“However, the pandemic was a push for us to accelerate the onboarding of services onto the platform. Covid-19 allowed us to be more productive since we started to meet virtually; it minimised the time and effort it would usually take to coordinate meetings with other government entities by eliminating face-to-face meetings,” Hammadi says.

Many organisations are reconsidering their workplace strategy, with permanent work-from-home policies now popular. “I strongly believe that widespread remote collaboration will be one of the most important trends to emerge from the pandemic,” says Akar.

Fadi Kanafani, managing director for NetApp in the Middle East says one of the biggest developments of 2020 is the shift towards pay-as-you-go models, which better align expenses with usage and cash flow. “Whatever the industry, public or private, responding to today’s rapid changes in work and social norms demands a new level of flexibility, which the cloud offers – be it private, public, hybrid or a consumption-based model.”

Experts agree that Covid-19 is a wake-up call for businesses to embrace speed and agility in the face of unprecedented disruption. “Undeniably, cloud has played a crucial role in helping businesses gain that flexibility and agility that enable large remote workforces and maintain business continuity. We’ve seen how data and access to this data have helped businesses continue operations even as offices shut,” says Kanafani.

“Businesses must invest now in a cloud-based model to suit their business needs and prepare a path for a sustainable future,” he adds.

Productivity has become imperative in remote working environments. “I have never seen such a focus on productivity before the pandemic. Unified communications and collaboration tools were ‘nice to have’. But today, managing employees’ workloads defining their performance based on outcomes and not monitoring tasks, while automating mundane tasks, have emerged as business imperatives,” says Dias.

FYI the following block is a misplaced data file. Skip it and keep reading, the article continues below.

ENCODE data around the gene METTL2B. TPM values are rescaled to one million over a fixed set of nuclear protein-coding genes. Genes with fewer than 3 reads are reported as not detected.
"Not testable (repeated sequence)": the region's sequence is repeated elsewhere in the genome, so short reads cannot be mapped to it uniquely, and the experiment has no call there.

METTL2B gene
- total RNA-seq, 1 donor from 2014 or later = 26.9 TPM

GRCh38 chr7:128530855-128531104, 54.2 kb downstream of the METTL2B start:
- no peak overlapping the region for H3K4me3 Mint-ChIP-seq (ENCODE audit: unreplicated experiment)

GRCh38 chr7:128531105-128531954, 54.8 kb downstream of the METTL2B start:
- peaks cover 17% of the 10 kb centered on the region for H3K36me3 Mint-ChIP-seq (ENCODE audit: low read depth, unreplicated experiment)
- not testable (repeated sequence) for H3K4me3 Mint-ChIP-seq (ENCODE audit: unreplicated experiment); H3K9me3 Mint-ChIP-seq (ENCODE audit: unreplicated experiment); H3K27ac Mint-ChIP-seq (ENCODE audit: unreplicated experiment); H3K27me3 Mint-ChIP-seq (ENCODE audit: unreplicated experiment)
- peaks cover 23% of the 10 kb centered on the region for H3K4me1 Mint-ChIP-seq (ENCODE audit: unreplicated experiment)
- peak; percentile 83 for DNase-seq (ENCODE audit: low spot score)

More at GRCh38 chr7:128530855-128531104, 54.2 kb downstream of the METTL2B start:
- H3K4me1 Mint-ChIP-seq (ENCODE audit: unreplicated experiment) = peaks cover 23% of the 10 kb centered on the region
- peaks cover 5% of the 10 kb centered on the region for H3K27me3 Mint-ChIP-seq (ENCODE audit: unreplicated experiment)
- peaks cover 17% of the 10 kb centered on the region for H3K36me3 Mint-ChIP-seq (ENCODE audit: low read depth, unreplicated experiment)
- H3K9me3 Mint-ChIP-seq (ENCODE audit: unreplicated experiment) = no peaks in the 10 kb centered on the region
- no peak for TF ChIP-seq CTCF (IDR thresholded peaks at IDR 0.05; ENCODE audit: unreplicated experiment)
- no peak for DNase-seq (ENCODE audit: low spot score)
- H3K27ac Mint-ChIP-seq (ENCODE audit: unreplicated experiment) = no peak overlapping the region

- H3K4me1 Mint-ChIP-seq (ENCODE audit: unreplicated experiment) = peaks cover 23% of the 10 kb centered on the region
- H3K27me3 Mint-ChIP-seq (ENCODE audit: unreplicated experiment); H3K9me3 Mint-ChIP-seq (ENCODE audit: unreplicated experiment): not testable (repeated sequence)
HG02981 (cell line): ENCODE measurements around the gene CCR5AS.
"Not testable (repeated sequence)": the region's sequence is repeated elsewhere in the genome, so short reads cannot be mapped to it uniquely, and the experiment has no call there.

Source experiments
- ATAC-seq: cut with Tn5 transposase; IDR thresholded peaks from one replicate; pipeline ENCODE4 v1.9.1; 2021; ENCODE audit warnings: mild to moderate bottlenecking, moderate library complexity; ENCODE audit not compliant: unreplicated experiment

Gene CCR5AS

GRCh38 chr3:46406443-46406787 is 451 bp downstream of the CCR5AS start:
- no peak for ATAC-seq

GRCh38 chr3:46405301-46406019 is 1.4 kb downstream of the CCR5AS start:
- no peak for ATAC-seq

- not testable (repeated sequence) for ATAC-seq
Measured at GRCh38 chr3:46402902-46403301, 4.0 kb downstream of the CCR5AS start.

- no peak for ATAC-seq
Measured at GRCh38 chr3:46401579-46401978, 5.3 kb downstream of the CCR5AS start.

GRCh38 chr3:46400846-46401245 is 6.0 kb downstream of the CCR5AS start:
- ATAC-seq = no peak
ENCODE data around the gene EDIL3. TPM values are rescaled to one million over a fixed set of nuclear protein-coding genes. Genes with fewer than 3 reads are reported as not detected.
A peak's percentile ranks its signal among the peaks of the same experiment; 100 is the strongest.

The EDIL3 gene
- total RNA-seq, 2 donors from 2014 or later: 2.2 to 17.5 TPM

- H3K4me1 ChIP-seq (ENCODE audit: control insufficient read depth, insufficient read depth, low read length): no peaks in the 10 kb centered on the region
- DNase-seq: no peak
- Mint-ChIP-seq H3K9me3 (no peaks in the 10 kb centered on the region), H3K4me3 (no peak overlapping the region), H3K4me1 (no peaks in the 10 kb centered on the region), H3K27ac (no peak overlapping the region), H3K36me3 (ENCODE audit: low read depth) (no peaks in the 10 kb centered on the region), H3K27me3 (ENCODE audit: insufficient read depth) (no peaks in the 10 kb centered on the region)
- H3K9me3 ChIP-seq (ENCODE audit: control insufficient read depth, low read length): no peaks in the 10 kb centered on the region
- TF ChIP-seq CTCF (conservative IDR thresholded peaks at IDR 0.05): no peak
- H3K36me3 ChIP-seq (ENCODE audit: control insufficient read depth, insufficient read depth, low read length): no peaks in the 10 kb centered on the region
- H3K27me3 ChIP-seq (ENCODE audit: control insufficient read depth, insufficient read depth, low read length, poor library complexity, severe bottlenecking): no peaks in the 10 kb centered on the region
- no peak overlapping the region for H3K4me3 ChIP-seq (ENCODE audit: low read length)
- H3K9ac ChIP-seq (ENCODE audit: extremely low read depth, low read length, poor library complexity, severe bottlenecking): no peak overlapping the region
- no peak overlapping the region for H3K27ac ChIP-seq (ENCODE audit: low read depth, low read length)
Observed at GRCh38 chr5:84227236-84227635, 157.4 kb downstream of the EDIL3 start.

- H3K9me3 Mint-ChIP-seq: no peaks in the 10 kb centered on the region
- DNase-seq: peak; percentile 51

Artificial intelligence

Artificial intelligence was a recurring theme at Gitex 2020. AI has been leveraged for research in Covid-19 vaccine development, to speed up diagnosis, to predict the spread of the disease, and more. “2020 has proven the remarkable benefits of AI applied in sectors such as healthcare and pharmaceuticals, IT and telecoms, energy and logistics by enabling new tools that yield remarkable insights,” says Dr. Mohammed Yaqub, assistant professor at Mohamed bin Zayed University of Artificial Intelligence (MBZUAI).

Dr. Yaqub says that while AI has been and will continue to be instrumental in current times as countries work to curb the spread of the novel coronavirus, it will also be inherently useful in accelerating solutions for future healthcare, as well as in aiding in the research, diagnosis, and treatment of cancer, heart diseases and other ailments.

“As an exceptionally flexible technology, AI can be developed in ways that will augment all industries and propel socio-economic development. It is the driving force behind the fourth industrial revolution, serving as a key component for intelligent solutions that increase productivity, efficiency, and sustainability, and leading to more proficient industrial outcomes – which, of course, contributes towards the growth of the economy,” Dr. Yaqub says.